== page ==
My grandparents. They owned what we called a deck boat, it wasn’t a yacht, but it was along those lines. It was a big deck boat, and because there were, no roads that connected the communities on the Northern Peninsula until the mid-sixties or something, my grandfather and my grandmother used to ride people around, take people around to various communities, like the doctor, the nurse, the dentist, social worker, and all those people. And each trip, say the social worker had some work to do in Main Brook, which was sixty miles away, or whatever. They would pay my grandfather twenty dollars to take them around. So he did that, my grandfather and grandmother did that in retirement, and would take the rangers around, the policemen, used to call them rangers back in the day. So I remember I would be sitting on the cliff, or standing on the cliff. Me and my cousins, you know, waving at the deck boat, Grandmother and Grandfather going by, cause we knew we would get a quarter at the later end of the day. They would come into the wharf, and we would go down to meet them and stuff. And my grandmother was the most wonderful person in the world. Just the sweetest darling, and guaranteed, whenever we saw Grandmother, she would have this big purse full of change for her grandchildren, and we would get a quarter. But anyway, just to see, I can hear the boat too, just passing by the lighthouse, “oh there’s Grandfather and Grandmother coming in today” and “they’re leaving now”. They would have those people, those people that were required, for whatever reason, in other communities, it was the only way to get there, you know, take them by boat. Because there were no roads, or anything that used vehicles. I think the road didn’t go through the Northern Peninsula until 1966, and uh. So yeah, that’s what they did in their retirement. And just to go onboard the deck boat was so nice. Grandmother had a nice little stove on there, and she would make little pies and little buns, that kind of stuff. The boat would be tied to the wharf, and we would play cards together, and read stories, and go down and visit them, and that’s all nice. That’s certainly my best childhood memory.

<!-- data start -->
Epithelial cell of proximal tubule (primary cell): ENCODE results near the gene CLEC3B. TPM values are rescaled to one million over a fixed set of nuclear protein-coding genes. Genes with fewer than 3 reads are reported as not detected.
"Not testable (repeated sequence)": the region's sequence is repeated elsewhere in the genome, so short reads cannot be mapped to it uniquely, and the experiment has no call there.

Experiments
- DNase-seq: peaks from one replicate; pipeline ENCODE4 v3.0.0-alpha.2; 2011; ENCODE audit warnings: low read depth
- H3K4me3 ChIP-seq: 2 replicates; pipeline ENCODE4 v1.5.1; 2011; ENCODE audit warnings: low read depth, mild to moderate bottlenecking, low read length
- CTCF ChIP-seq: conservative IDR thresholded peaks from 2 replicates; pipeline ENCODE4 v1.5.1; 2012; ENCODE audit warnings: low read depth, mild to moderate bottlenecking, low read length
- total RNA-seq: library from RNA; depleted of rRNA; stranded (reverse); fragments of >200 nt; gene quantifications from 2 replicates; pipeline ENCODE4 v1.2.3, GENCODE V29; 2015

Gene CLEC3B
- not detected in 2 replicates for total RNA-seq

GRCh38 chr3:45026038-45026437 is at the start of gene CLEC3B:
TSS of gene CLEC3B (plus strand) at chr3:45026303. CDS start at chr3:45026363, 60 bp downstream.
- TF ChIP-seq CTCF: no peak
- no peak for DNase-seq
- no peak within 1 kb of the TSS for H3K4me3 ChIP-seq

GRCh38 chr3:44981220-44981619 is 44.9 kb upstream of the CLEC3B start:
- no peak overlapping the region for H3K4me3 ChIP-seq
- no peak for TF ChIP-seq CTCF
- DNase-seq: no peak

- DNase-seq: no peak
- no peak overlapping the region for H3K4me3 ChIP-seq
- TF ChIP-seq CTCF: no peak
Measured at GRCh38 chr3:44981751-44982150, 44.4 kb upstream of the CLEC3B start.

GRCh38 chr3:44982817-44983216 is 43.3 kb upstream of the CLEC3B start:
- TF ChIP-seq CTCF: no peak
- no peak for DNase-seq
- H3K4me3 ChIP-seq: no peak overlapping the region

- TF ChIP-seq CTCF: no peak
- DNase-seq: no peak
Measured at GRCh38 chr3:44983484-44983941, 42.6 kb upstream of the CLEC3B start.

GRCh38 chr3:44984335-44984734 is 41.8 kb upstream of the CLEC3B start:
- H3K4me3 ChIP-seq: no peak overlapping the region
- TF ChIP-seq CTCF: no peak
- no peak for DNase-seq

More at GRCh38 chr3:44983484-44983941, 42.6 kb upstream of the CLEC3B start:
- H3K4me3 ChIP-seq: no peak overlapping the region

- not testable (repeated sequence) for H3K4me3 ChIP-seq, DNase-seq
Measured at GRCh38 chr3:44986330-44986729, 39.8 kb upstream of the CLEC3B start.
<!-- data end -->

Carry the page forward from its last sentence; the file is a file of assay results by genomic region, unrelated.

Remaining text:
Others thought Wally's home was lovely too. One man even stopped and near the Pynn's hen house, and began painting a picture of the lighthouse. This man’s painting inspired Wally, who as soon as he found some cardboard and paint, copied the artist as well as he could, and painted the lighthouse too. Painting is not only a skill to Wally but a comfort, just as his wood carvings and writing is. One might ask where he gets his inspiration from. The answer is a combination of past and present. Memories of the graveyard, of berry picking, his love of family, and music, they have shaped and inspired him. But the quiet serenity of Portugal Cove, the rolling hills, greenery, the lap of the water, and Beachy Cove. They are his current sources of inspiration.

This interview was conducted as part of a Collective Memories Mug Up project conducted by Memorial University students enrolled in FOLK 6740: Public Folklore, Winter 2017. If you would like to listen to the full interview click here

1 comment:

Rona said...

I enjoyed this very much this morning,,, a great read,,,
Thanks so much.. love to hear stories especially about my grandparents from Raleigh.